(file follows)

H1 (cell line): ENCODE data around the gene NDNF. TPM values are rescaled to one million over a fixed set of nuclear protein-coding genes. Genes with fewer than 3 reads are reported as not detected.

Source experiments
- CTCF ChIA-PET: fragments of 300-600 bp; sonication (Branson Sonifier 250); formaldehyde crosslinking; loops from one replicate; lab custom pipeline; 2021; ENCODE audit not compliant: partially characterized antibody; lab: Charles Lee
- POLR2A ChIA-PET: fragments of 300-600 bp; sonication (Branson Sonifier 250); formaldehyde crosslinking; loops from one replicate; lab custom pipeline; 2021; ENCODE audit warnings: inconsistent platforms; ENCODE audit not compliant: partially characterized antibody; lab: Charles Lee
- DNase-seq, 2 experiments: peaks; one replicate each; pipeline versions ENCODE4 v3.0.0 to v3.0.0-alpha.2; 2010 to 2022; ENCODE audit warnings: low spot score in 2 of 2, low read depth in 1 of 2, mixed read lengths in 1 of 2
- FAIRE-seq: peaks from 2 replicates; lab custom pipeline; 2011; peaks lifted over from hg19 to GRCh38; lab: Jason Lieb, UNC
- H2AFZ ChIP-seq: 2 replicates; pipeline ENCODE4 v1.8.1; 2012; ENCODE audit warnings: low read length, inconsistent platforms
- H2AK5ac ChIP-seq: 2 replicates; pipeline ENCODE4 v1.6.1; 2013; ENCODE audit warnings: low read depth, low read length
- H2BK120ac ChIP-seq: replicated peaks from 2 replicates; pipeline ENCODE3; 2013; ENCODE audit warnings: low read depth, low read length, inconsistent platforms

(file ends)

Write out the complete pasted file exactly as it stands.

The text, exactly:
H1 (cell line): ENCODE data around the gene NDNF. TPM values are rescaled to one million over a fixed set of nuclear protein-coding genes. Genes with fewer than 3 reads are reported as not detected.

Source experiments
- CTCF ChIA-PET: fragments of 300-600 bp; sonication (Branson Sonifier 250); formaldehyde crosslinking; loops from one replicate; lab custom pipeline; 2021; ENCODE audit not compliant: partially characterized antibody; lab: Charles Lee
- POLR2A ChIA-PET: fragments of 300-600 bp; sonication (Branson Sonifier 250); formaldehyde crosslinking; loops from one replicate; lab custom pipeline; 2021; ENCODE audit warnings: inconsistent platforms; ENCODE audit not compliant: partially characterized antibody; lab: Charles Lee
- DNase-seq, 2 experiments: peaks; one replicate each; pipeline versions ENCODE4 v3.0.0 to v3.0.0-alpha.2; 2010 to 2022; ENCODE audit warnings: low spot score in 2 of 2, low read depth in 1 of 2, mixed read lengths in 1 of 2
- FAIRE-seq: peaks from 2 replicates; lab custom pipeline; 2011; peaks lifted over from hg19 to GRCh38; lab: Jason Lieb, UNC
- H2AFZ ChIP-seq: 2 replicates; pipeline ENCODE4 v1.8.1; 2012; ENCODE audit warnings: low read length, inconsistent platforms
- H2AK5ac ChIP-seq: 2 replicates; pipeline ENCODE4 v1.6.1; 2013; ENCODE audit warnings: low read depth, low read length
- H2BK120ac ChIP-seq: replicated peaks from 2 replicates; pipeline ENCODE3; 2013; ENCODE audit warnings: low read depth, low read length, inconsistent platforms